This dissertation comprises three self-contained essays. Each essay uses administrative data collected by state and local governments to evaluate a market-based innovation in the delivery of local public services. Chapters 1 and 2 explore school choice programs that were implemented in the state of Indiana starting around 2008, while Chapter 3 is a national study of homeowners associations.
In Chapter 1, student-level standardized test scores are studied to characterize the joint effectiveness of three forms of school choice---public charter schools, private school vouchers, and inter-district open enrollment. Average test scores of all students residing in a school district are shown to improve when the share of students enrolled through one of these options increases.
Chapter 2 narrows the focus to a single school choice policy---inter-district open enrollment. Prior studies show that compelling public schools to enroll non-resident students weakens housing demand in communities with good schools, lowering their home prices. Indiana's policy of allowing public schools the option to enroll non-resident students does not exhibit the same relationship, possibly because schools selectively participate based on the local price elasticity of demand for housing (i.e., the responsiveness of local house prices to changes in demand).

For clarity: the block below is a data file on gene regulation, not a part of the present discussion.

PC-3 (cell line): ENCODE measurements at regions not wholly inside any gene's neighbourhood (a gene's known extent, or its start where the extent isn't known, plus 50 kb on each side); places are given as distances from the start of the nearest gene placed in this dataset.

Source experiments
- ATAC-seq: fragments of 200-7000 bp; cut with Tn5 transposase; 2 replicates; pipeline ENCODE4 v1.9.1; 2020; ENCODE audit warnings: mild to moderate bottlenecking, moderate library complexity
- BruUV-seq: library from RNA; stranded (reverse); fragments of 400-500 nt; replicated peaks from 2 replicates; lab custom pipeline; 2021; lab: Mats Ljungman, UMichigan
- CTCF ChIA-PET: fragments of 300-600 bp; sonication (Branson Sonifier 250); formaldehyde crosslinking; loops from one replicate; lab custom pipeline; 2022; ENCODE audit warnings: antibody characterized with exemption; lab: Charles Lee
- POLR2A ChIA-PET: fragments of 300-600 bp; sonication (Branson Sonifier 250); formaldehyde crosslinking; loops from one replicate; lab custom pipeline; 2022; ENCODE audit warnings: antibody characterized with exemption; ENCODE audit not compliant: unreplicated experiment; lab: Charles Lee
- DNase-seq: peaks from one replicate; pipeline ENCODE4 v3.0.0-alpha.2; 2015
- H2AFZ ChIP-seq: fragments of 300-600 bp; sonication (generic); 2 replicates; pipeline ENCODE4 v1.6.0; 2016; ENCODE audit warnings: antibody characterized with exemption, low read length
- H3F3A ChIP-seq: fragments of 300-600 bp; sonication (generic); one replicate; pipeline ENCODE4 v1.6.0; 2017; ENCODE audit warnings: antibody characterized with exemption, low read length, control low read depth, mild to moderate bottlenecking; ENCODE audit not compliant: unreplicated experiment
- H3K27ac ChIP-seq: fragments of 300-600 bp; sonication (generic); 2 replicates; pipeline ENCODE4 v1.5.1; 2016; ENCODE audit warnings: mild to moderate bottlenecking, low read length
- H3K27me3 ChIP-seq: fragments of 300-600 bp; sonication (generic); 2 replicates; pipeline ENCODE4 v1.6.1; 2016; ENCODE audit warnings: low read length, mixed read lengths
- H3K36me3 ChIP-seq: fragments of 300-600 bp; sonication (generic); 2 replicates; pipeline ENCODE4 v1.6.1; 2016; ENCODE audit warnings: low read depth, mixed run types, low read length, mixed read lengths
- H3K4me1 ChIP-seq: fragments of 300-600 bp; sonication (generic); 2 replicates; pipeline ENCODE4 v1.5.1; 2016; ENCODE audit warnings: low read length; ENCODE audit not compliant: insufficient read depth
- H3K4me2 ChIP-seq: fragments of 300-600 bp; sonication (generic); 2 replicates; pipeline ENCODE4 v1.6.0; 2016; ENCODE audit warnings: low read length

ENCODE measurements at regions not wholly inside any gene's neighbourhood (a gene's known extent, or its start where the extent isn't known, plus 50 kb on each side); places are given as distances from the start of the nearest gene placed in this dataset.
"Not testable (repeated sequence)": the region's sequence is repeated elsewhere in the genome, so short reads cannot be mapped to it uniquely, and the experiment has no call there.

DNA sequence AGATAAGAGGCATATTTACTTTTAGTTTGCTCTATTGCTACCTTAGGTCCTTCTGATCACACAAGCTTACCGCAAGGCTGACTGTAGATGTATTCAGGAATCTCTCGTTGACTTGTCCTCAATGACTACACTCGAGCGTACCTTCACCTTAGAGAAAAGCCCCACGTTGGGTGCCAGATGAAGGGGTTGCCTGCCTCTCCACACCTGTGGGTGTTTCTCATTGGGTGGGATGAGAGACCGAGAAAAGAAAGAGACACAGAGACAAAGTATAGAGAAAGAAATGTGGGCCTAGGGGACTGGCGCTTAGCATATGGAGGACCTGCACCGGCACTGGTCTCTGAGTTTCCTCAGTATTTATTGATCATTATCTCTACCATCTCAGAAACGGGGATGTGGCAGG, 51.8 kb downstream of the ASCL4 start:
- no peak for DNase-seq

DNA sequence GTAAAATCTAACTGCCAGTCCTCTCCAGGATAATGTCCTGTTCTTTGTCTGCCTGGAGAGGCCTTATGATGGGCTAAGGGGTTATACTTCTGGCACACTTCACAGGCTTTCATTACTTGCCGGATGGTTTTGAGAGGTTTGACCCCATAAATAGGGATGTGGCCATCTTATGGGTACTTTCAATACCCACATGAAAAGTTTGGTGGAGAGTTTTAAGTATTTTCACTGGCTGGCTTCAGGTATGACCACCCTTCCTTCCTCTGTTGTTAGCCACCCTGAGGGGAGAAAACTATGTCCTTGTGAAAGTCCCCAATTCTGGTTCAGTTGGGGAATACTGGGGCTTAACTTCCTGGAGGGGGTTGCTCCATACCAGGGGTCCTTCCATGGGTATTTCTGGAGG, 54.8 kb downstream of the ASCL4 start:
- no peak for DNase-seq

Chapter 3 demonstrates how to detect homeowners associations across most of the country using mortgage riders documented in public real estate records. These private neighborhood governments are shown to involve a fifth of all single-family houses in the U.S. and 80 percent of houses in recently-built subdivisions. Houses with a homeowners association are estimated to cost 4 percent more than nearby similar homes with no homeowners association.
|Commitee:||Brueckner, Jan, Harding, Matthew|
|School:||University of California, Irvine|
|School Location:||United States -- California|
|Source:||DAI-A 80/01(E), Dissertation Abstracts International|
|Subjects:||Education Policy, Economics, Regional Studies|
|Keywords:||Charter schools, HOA, Homeowners associations, Indiana, Open enrollment, School choice|
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